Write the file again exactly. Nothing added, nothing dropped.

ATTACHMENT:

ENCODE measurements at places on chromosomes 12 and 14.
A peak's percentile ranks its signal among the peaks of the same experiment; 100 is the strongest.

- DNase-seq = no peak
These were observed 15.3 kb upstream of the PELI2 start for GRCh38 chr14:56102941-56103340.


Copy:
ENCODE measurements at places on chromosomes 12 and 14.
A peak's percentile ranks its signal among the peaks of the same experiment; 100 is the strongest.

- DNase-seq = no peak
These were observed 15.3 kb upstream of the PELI2 start for GRCh38 chr14:56102941-56103340.